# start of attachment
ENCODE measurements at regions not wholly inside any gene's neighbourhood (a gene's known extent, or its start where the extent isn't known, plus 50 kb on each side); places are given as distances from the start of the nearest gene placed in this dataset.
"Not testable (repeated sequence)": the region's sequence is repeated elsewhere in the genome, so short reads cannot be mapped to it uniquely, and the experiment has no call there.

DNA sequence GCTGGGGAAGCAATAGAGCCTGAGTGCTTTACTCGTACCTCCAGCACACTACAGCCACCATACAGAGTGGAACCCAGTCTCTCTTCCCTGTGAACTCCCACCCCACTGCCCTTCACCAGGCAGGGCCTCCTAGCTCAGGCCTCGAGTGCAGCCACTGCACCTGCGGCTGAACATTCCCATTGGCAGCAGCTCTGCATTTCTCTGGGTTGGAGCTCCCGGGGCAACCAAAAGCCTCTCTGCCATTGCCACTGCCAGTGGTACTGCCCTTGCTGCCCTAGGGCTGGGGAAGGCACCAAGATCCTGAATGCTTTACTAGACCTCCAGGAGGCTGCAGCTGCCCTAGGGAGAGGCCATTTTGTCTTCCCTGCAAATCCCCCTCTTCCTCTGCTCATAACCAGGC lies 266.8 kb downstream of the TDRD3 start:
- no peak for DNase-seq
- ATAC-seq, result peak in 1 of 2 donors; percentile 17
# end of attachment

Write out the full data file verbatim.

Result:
ENCODE measurements at regions not wholly inside any gene's neighbourhood (a gene's known extent, or its start where the extent isn't known, plus 50 kb on each side); places are given as distances from the start of the nearest gene placed in this dataset.
"Not testable (repeated sequence)": the region's sequence is repeated elsewhere in the genome, so short reads cannot be mapped to it uniquely, and the experiment has no call there.

DNA sequence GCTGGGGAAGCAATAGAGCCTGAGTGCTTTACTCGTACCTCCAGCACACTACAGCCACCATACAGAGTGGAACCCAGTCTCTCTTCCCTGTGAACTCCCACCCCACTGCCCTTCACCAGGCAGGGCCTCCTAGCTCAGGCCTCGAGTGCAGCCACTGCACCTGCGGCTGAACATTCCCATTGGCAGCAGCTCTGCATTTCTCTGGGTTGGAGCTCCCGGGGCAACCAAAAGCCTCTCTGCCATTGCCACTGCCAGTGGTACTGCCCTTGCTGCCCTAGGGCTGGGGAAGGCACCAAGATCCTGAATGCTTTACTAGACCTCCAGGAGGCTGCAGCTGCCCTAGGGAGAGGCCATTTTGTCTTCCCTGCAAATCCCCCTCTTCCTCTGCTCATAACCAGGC lies 266.8 kb downstream of the TDRD3 start:
- no peak for DNase-seq
- ATAC-seq, result peak in 1 of 2 donors; percentile 17